Departments need, however, to pay particular attention to the sometimes complex requirements for the retention of e-mail for longer periods of time, i.e. e-mail of more than transient value. E-mail in this category may be retained in electronic or paper form (the latter may in some cases be the only means of providing for archival retention, for example through microfilming of paper copies), but must be retained for as long as the period specified in a valid records schedule. If retained in paper form, the copies must retain transmission and receipt data. If electronic mail is retained in electronic form, office administrators need to insure that their electronic environment (client server, mainframe computer in or outside their department, or office personal computer) assures the retention of e-mail for the required period of time. Office administrators may need to contact relevant personnel at ITCS (Information Technology & Computing Services), at their own department computer systems unit, or any other personnel who operate computer units or systems immediately or remotely, to insure that such systems process e-mail in accordance with records retention schedules and provide for backups, disaster recovery, physical and electronic security, and the general integrity of the system, its components, and the records it generates and maintains. Office administrators may also need to assure that office filing systems adequately provide for the proper classification of electronic files (including e-mail) in the same manner as currently provided for paper-based files.
All ECU employees who use e-mail should regularly and consistently retain and delete e-mail in accordance with the program records retention and disposition schedule for their offices, the General Schedule for East Carolina University Records, and other instructions, as provided above. Retention of e-mail or any other records, whether in electronic or paper format, for longer than provided in a valid records retention and disposition schedule leads to inefficiency and waste and may subject the affected office to legal vulnerabilities.
According to the General Schedule for East Carolina University Records, records dispositions are determined by the content of the record, not the format. When electronic records are the primary form of a records series, care should be taken to maintain and backup these records at regular intervals to prevent the loss of information. Supervisors or other responsible office personnel should consult with ITCS and the University Records Manager regarding proper backup procedures, disposal and/or permanent retention of electronic records to ensure future usability.
According to North Carolina General Statutes 121 and 132, every document, paper, letter, map, book, photograph, film, sound recording, magnetic or other tape, electronic data processing record, artifact, or other documentary material, regardless of physical form or characteristic, made or received in connection with the transaction of public business by any state, county, municipal agency, or other political subdivision of government is considered a public record and may not be disposed of, erased, or destroyed without specific guidance from the Department of Cultural Resources. The Department of Cultural Resources recognizes that many records exist that may have very short-term value to the creating agency. These guidelines, along with an approved program records retention and disposition schedule and the General Schedule for East Carolina University Records, are intended to authorize the expeditious disposal of records possessing only brief administrative, fiscal, legal, research, or reference value, in order to enhance the efficient management of public records. Examples of those records include:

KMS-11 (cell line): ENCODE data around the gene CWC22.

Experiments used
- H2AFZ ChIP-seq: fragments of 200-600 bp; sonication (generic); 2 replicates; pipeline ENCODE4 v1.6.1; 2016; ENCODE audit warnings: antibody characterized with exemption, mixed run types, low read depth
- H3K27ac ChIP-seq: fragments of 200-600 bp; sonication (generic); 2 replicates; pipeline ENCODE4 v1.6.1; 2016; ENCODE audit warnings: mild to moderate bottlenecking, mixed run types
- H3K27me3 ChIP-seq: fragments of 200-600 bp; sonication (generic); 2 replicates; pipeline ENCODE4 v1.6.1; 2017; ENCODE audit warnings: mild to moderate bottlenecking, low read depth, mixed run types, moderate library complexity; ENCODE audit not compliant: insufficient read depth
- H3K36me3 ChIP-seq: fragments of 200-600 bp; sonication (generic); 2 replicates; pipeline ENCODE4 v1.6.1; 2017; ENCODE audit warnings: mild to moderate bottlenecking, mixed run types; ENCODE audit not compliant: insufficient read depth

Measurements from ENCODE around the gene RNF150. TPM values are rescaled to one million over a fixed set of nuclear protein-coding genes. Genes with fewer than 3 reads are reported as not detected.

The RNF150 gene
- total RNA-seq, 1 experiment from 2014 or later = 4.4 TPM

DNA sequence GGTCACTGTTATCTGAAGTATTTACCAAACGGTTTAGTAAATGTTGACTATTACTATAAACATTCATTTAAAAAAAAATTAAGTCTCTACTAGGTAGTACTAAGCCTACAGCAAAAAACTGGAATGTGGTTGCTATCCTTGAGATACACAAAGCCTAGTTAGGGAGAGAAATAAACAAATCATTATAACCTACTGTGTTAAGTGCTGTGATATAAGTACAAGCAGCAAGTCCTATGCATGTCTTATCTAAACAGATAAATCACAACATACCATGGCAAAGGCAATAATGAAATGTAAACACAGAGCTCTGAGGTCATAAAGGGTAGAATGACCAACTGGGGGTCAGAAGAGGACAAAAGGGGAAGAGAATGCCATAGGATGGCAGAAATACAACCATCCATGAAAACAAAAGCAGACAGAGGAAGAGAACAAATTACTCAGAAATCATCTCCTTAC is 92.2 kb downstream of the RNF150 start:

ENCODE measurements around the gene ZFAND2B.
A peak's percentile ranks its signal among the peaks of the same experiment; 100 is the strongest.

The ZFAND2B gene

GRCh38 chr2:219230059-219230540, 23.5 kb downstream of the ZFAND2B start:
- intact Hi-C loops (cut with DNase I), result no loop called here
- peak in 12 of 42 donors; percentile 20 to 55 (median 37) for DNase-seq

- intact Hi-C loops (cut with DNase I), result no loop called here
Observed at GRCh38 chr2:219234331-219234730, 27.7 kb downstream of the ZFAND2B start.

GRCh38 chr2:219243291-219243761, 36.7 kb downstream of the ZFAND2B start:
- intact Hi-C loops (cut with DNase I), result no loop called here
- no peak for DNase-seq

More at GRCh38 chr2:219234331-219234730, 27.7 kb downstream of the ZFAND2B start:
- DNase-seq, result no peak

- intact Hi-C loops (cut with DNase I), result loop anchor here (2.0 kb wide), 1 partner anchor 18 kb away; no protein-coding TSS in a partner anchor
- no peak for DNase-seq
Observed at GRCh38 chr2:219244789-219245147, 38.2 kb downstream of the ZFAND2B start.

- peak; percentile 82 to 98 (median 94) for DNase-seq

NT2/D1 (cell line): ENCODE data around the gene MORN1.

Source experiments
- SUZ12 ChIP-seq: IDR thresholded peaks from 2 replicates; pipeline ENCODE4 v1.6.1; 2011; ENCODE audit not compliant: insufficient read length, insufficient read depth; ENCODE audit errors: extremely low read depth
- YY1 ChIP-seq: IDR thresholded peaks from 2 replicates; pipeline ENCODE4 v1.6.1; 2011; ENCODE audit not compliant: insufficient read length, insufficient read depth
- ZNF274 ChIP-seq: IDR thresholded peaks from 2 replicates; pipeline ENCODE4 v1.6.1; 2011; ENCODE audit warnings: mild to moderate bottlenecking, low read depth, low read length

Facsimile cover sheets containing only transmittal ("to" and "from") information, or information that does not add significance to the transmitted material.
The records described above may be destroyed or otherwise disposed of when their reference value ends.
This guideline is not intended to serve as authorization to destroy or otherwise dispose of unscheduled records. This guideline is intended to complement the use of both an approved records retention and disposition schedule for the department, and the General Schedule for East Carolina University Records, not replace or supersede either. Should a creating department lack an approved program records retention and disposition schedule, it may not destroy or otherwise dispose of any records in its custody, whether in electronic, paper, or other format (including electronic mail), which are not so authorized by the General Schedule. Such offices should contact the University Records Manager for assistance in creating a schedule.
While records of short-term value may be discarded as described above, all ECU employees should be familiar with specific program records retention and disposition schedules and applicable guidelines for their office, the General Schedule for East Carolina University Records, as well as the public records law (G.S. §132). When in doubt about whether a record has short-term value, or whether it has special significance or importance, retain the record in question.